Dangling by a rope, they drop 250 feet from the sky into the abyss of hell -- the unrelenting flames of a raging forest fire.
Theirs is a job fraught with danger, but the men who risk their lives each day to be among the first responders to a forest fire by rappelling out of a helicopter are amazingly matter-of-fact about the feat.
"They've got their procedures and it's pretty routine," Casa Grande special education teacher and former Payson resident Byron Quinlan said. "We've gone over it a million times and we're real comfortable doing it."
Quinlan, 28, his brother Brit Quinlan, 25, and Preston Mercer, 27 -- all of whom grew up in Payson -- are part of the eight-person Tonto Helitack unit, one of 96 such units stationed throughout the United States.
"We're a rapid response, initial attack crew, and basically what they want us to do is be off the ground as soon as possible after a fire call and get to the fire and try to get it out," Mercer, the team leader, said.
That means landing their helicopter near the fire, but that's often impossible. That's where the rappelling part comes in.
Air power was responsible for the rapid control of the Diamond Fire near Sunflower, and Mercer and his crew were the first on the scene, according to Dan Eckstein, assistant fire management officer for the Payson Ranger District, who coordinated the air attack. That fire came within 200 to 300 yards of homes, making the rapid response of the Helitack team even more critical.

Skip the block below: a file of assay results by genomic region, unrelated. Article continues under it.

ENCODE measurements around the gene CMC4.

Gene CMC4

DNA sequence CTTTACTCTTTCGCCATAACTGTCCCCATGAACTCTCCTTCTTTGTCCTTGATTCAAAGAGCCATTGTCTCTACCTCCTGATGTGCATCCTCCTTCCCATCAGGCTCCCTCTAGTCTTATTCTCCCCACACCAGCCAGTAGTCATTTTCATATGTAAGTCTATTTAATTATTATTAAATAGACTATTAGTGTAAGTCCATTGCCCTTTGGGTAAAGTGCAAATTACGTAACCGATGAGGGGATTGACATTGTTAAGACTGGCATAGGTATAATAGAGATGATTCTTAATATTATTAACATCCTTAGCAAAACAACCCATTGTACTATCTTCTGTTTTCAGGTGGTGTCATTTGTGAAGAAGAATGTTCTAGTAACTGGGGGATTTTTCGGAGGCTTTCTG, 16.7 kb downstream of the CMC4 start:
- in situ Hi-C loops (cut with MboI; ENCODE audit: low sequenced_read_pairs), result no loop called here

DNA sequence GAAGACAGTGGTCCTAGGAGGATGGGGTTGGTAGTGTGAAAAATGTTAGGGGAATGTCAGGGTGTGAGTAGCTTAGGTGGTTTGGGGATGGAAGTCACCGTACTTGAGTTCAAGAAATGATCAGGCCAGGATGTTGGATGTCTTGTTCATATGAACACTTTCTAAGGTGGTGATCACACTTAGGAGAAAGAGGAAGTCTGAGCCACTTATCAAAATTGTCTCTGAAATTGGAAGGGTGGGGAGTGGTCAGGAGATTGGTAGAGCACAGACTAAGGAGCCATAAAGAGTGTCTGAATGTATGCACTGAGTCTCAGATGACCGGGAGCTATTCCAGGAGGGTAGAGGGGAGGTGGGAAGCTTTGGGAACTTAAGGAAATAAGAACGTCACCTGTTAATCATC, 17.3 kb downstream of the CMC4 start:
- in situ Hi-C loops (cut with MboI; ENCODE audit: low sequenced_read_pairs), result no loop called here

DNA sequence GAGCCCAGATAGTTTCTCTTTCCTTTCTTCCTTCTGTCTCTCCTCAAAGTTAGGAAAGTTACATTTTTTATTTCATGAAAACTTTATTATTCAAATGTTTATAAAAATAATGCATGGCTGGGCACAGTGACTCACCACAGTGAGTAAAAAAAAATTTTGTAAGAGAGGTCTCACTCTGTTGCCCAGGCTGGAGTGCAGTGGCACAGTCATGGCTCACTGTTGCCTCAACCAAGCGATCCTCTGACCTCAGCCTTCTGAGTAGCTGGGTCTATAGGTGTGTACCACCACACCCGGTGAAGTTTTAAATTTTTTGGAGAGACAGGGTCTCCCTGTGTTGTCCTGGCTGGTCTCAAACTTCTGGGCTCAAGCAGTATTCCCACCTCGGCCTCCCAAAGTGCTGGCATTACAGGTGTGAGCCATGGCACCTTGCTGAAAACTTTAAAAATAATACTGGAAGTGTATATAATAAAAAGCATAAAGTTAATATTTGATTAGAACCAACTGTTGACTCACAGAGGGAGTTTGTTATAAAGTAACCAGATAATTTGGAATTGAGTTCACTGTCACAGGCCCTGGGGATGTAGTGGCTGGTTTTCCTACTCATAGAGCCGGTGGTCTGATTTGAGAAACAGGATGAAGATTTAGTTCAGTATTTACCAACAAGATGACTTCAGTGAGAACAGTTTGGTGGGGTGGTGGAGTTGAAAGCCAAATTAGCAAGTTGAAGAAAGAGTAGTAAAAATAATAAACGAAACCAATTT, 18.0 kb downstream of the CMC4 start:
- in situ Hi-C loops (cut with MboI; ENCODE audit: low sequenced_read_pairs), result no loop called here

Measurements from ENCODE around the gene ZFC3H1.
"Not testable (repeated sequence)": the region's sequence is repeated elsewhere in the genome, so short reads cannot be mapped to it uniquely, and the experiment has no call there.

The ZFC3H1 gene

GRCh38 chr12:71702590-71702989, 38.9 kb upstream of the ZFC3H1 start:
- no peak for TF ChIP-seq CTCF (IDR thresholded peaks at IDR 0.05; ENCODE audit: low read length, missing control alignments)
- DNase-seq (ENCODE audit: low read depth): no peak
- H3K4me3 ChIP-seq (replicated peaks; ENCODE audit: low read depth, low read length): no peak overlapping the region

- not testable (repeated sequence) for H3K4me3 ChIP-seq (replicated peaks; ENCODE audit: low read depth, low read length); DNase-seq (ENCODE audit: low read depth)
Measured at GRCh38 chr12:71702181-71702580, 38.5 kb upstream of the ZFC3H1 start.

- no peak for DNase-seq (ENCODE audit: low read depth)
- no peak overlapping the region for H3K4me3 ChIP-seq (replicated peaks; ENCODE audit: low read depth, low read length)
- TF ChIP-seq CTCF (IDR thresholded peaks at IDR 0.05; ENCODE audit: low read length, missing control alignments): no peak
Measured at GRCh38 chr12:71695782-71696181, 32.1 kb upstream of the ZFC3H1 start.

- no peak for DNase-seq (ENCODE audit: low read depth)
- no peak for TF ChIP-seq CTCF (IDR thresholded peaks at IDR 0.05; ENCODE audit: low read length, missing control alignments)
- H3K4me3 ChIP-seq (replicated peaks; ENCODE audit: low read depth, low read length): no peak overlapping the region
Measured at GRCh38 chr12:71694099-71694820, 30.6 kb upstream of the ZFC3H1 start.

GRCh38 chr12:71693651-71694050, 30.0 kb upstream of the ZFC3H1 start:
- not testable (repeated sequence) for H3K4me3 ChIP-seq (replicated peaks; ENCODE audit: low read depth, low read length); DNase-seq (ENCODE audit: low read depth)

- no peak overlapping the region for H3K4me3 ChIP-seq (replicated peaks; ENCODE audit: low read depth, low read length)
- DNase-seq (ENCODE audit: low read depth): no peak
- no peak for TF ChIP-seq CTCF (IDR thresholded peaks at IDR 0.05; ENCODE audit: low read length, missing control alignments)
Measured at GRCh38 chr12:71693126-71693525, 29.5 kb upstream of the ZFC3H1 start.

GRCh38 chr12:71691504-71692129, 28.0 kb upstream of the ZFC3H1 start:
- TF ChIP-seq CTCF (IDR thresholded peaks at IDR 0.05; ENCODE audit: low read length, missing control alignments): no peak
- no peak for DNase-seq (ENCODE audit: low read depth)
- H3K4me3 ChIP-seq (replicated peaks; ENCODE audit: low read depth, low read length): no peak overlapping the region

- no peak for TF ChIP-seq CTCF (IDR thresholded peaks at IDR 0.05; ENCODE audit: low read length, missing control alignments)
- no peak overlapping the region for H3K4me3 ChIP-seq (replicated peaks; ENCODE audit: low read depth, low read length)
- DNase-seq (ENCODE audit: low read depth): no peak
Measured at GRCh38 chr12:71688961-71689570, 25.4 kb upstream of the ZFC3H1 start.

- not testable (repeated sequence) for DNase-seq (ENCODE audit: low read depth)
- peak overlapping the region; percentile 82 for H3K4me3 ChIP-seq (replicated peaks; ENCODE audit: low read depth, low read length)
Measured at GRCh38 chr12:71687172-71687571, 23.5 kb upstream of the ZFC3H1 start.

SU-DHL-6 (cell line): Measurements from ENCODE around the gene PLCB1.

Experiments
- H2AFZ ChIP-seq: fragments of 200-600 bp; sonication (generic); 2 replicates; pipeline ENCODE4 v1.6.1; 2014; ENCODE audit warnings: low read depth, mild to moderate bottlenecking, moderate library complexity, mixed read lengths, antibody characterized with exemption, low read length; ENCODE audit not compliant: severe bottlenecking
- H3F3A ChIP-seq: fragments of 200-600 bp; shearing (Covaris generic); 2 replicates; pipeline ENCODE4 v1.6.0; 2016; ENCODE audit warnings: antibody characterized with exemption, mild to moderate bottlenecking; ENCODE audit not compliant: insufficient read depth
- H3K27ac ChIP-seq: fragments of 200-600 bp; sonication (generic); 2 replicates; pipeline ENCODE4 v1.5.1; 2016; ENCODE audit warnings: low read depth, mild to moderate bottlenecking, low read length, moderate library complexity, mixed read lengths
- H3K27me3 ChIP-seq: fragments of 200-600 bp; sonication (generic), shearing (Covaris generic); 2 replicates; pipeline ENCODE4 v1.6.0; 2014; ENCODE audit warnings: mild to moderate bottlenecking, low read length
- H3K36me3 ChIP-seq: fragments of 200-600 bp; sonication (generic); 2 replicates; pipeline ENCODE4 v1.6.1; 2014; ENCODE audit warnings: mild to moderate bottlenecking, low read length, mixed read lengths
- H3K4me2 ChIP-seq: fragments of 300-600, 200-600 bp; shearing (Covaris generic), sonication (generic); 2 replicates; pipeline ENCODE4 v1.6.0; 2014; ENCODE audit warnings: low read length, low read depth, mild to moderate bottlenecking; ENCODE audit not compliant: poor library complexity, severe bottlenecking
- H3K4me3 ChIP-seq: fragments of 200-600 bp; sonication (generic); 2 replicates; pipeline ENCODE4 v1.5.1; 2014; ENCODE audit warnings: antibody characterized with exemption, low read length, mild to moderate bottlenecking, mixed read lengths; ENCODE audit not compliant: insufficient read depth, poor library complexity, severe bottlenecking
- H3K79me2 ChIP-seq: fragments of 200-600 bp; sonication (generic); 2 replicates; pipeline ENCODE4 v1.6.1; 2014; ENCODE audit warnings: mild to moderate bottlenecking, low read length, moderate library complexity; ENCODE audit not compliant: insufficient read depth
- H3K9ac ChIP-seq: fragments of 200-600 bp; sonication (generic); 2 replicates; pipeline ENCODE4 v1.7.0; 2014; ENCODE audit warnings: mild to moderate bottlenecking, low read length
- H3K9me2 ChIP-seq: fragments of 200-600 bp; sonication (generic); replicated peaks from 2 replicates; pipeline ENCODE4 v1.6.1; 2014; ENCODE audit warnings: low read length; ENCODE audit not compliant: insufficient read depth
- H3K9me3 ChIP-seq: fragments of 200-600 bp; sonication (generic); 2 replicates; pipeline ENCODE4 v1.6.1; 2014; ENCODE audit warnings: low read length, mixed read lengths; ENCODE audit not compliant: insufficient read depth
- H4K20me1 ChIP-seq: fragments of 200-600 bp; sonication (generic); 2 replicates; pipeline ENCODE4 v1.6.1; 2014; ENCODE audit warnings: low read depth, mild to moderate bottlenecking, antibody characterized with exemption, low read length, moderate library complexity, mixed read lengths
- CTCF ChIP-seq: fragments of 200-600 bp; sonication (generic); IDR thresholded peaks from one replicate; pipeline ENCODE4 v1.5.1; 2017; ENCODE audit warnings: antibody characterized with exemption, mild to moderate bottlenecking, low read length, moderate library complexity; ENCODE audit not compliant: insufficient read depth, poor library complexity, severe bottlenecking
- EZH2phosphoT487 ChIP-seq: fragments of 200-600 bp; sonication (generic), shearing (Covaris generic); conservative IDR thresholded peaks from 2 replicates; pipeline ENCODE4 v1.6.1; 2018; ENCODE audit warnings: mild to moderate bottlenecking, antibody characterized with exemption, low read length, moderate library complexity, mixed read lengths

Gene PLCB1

"I was at the station and they took off, and they were even there a couple minutes before we were over it with the fixed wing," Eckstein said. "On that one, they dropped a few people off at the heel of the fire where it started so they could start working one of the flanks."
For Mercer, firefighting is a full-time job. He's been at it for 10 years, and he's fought some of the biggest, including the Rodeo-Chediski Fire.
"I put myself through college fighting fires -- got a degree in hotel and restaurant management," Mercer said. "But I didn't want to be stuck at a desk, so now I'm full time with the Forest Service.
The Quinlan brothers are seasonal firefighters, and consider being members of Tonto Helitack a great summer job.
"With teaching, it's kind of hard to get a decent summer job," Byron Quinlan said.
The crew will be stationed at Payson airport during the most dangerous part of the Rim country fire season.
"When it's critical fire season around here, we're basically staying on the Tonto," Mercer said. "Once we get some rain, when the monsoons come, then they let us go elsewhere. Usually we end up in Washington or Montana."